Manda v Malawi Entrepreneurs Development Institute (MEDI) (IRC 10 of 20044 ) (10 of 20044) [2007] MWIRC 9 (30 January 2007);

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IN THE INDUSTRIAL RELATIONS COURT OF MALAWI


MZUZU REGISTRY


MATTER NO. IRC 109 OF 2004


BETWEEN


MANDA…………………………………… ………………………………APPLICANT


-and-


MALAWI ENTREPRENEURS DEVELOPMENT INSTITUTE (MEDI)……………………………….…………………... ……………..RESPONDENT



CORAM: R. Zibelu Banda (Ms); Chairperson
Nyirenda A (Ms); Assistant Registrar, High Court (Mzuzu Registry)
Banda; Director of Human Resources and Administration
Applicant; Present
Namponya (Ms); Official Interpreter


JUDGMENT

  1. Dismissal- Reason-Loss of trust and confidence

  2. Employment contract-Implied term-Mutual trust and confidence

  3. Procedure- Right to be heard-Hearing-Written submissions-Where matters not contested written statements enough to make decision

  4. Court must guard against rigid imposition of judicial style proceedings in inappropriate situations


Upon hearing the applicant and the respondent the court finds that the applicant was employed as an Internal Auditor. However before he was established in the position; the respondent as part of pre-employment procedures had enquired on the applicant’s performance from his previous employers. Two of these former employers made adverse reports touching on the applicant’s honesty and integrity. Basing on these reports the respondent gave the applicant notice to terminate his services as they were not comfortable retaining him in such a position of Internal Auditor. He was on probation.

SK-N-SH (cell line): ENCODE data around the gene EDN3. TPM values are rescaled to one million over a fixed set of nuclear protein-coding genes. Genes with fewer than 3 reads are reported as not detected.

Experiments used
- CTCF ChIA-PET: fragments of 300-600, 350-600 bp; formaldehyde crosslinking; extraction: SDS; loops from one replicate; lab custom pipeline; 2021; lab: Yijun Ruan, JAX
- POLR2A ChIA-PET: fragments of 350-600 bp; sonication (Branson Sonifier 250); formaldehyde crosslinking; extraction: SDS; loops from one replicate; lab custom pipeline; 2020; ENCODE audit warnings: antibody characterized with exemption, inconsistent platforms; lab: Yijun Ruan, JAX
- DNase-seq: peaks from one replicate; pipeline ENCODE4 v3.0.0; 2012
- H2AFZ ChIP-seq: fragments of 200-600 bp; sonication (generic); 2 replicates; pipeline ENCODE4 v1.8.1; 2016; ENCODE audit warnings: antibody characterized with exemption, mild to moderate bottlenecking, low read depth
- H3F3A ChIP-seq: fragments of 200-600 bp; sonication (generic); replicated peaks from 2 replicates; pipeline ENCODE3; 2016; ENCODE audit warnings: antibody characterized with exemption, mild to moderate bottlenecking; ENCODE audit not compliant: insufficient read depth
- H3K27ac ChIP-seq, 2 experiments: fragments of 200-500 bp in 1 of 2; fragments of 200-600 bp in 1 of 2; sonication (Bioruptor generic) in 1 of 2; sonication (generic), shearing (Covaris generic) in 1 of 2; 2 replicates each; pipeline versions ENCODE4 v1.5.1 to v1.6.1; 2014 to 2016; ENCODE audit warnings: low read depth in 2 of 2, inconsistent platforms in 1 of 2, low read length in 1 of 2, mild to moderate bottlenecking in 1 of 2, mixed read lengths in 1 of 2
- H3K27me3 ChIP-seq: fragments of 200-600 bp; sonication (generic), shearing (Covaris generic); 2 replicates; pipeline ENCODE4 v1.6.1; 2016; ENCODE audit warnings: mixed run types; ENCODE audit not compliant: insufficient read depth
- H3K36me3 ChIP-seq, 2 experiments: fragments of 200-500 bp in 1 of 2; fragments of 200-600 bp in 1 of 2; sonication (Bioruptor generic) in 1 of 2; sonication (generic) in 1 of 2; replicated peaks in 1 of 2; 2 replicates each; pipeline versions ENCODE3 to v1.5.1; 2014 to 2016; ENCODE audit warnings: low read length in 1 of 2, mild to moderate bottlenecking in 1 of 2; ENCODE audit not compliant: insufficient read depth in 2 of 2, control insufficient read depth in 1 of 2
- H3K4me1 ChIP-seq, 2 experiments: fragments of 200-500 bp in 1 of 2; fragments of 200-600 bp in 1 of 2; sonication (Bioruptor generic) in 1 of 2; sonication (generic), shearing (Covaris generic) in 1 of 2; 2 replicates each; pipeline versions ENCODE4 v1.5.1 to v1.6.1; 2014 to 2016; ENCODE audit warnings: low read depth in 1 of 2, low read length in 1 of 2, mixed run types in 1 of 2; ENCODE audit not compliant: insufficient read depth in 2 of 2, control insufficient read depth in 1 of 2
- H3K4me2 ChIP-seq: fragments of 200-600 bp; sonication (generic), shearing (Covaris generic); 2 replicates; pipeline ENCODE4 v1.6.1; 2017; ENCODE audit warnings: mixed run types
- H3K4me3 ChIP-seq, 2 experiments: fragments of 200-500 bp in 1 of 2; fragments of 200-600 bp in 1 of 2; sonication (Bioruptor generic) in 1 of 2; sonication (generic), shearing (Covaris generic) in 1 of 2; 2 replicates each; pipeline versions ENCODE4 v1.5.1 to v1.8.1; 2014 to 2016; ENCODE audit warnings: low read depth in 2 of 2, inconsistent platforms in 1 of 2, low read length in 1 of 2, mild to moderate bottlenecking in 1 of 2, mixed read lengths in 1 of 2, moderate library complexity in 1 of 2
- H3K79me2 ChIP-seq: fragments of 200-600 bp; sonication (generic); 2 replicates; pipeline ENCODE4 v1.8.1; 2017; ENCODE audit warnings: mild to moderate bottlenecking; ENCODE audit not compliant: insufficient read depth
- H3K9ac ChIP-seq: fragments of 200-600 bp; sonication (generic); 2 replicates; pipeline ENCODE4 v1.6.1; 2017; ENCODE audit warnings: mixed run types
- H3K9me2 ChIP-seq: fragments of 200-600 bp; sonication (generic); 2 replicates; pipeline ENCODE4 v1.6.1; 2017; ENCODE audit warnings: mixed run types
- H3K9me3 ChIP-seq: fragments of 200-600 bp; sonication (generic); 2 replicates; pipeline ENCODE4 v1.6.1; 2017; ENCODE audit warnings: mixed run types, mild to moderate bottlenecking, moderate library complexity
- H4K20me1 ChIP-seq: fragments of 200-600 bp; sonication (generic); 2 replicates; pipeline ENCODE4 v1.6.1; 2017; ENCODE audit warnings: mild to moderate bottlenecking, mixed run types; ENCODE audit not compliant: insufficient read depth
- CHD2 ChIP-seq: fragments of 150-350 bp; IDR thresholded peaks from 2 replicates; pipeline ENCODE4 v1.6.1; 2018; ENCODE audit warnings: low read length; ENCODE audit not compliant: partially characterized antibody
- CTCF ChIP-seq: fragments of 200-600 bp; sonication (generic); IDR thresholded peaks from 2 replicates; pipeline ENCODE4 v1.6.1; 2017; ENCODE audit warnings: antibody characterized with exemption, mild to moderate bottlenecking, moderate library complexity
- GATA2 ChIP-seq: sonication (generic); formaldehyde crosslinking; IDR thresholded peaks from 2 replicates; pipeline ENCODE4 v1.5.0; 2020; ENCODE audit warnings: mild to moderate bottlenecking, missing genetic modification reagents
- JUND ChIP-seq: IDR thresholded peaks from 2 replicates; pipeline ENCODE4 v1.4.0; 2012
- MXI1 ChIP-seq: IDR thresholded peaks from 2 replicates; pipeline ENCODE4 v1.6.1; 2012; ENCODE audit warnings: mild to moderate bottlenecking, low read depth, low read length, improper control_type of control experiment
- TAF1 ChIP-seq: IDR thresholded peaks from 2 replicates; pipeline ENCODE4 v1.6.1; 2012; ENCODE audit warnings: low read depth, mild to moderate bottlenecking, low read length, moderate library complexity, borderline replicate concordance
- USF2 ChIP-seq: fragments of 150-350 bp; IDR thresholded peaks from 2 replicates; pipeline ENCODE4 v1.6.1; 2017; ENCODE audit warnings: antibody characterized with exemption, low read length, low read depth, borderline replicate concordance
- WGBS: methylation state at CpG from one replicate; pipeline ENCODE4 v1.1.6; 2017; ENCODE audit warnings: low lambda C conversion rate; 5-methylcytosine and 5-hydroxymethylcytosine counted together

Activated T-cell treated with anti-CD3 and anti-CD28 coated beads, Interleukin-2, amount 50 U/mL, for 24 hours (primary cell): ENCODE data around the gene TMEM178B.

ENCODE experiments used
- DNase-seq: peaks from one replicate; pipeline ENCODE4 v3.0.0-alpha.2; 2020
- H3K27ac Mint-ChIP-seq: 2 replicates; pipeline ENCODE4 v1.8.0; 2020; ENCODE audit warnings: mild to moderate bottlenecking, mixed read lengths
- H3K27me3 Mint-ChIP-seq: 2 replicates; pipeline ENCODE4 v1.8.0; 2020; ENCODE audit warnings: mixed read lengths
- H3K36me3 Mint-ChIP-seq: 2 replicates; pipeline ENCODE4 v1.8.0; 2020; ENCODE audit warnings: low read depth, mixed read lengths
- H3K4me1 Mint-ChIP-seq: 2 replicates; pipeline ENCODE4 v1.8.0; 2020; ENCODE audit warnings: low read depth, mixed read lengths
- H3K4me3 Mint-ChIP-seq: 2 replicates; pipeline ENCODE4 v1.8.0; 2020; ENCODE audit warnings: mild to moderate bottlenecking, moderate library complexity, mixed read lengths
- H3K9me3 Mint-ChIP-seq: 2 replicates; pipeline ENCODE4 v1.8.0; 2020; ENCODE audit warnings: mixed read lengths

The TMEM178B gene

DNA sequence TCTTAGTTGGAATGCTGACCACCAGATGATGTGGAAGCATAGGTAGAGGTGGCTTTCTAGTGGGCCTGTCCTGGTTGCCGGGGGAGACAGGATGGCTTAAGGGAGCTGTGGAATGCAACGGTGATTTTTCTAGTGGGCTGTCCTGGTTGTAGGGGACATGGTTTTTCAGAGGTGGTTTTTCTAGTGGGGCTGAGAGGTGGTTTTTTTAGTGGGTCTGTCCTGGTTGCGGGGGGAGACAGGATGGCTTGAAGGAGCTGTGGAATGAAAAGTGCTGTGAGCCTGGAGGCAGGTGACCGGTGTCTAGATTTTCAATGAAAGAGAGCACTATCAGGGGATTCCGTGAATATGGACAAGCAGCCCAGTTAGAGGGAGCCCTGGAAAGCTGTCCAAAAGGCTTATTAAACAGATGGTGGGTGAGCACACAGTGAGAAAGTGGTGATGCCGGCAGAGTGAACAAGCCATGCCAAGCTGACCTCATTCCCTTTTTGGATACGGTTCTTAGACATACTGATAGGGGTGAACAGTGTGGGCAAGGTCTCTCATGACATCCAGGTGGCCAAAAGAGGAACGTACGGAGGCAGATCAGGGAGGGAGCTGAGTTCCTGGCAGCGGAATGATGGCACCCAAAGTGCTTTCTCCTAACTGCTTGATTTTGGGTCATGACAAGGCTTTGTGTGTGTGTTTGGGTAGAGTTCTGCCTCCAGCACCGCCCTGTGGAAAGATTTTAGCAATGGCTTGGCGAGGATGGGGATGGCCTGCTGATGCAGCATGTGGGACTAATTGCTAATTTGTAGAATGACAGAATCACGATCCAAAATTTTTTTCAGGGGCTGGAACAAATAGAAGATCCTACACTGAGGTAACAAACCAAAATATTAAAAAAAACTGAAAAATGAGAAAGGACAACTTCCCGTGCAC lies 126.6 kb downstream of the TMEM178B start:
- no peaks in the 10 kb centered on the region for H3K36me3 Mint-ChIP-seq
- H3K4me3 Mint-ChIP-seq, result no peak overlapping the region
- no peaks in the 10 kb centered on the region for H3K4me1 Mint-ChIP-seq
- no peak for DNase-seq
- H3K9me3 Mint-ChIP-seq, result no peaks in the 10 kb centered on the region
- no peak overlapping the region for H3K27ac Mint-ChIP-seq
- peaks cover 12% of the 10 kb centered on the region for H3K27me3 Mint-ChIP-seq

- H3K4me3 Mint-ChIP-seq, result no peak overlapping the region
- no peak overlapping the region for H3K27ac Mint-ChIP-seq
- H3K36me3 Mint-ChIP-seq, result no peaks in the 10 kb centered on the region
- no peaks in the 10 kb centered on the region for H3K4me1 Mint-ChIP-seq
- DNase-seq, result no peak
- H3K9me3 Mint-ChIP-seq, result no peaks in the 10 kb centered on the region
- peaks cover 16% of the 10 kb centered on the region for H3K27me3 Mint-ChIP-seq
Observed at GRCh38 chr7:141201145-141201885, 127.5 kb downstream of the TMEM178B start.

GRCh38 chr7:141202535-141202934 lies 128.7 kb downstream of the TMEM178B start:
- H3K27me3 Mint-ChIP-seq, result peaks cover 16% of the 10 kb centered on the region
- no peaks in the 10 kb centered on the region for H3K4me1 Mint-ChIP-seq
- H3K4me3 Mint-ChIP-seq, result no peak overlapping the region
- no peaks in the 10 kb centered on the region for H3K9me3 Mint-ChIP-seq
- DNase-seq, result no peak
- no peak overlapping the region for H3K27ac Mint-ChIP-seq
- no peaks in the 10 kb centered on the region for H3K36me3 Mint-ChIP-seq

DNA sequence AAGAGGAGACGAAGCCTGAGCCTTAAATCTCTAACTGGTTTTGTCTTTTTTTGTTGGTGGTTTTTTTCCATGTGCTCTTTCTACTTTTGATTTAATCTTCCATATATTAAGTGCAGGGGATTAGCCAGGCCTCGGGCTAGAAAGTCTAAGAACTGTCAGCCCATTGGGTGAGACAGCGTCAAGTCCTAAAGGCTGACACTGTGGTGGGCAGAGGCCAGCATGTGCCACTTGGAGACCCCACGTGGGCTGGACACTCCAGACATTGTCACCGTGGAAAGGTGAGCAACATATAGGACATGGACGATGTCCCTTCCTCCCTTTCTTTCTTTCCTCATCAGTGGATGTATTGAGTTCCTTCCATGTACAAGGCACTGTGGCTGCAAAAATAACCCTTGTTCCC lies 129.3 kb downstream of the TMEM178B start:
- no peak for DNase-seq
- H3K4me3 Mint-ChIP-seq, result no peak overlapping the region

The applicant responded to the notice explaining the situation. The respondent took his explanation into account but still they had lost trust and confidence in him. It has been held in this court that mutual trust and confidence is an implied term of any employment contract. Without it, one cannot expect to continue with an employment relationship. See: Lugomba and others V Blantyre Newspapers Ltd [Matter Number IRC 411/2005 (unreported)].


The court finds that this was a valid reason for taking disciplinary action. Before the termination the applicant was put on notice. He explained his side. Since the matters were not in contention, the court finds that this written statement was adequate and it fulfilled the right to be heard. See Banda V Unitrans (Mw) Ltd [Matter Number IRC 27/2001 (unreported)] holding that the court must guard against the rigid imposition of judicial style proceedings in inappropriate situations. The court therefore finds that the procedure adopted under the circumstances of this case was fair.


Finding

The respondent complied with the requirements for fair dismissal: Section 57 (1) and (2) of the Employment Act. This action is therefore dismissed.


Any party aggrieved by this decision has the right of appeal to the High Court within 30 days of this decision. Appeal lies only on matters of law and jurisdiction and not facts: Section 65 (2) of the Labour Relations Act.


Pronounced this 30th day of January 2007 at BLANTYRE.



Rachel Zibelu Banda

CHAIRPERSON.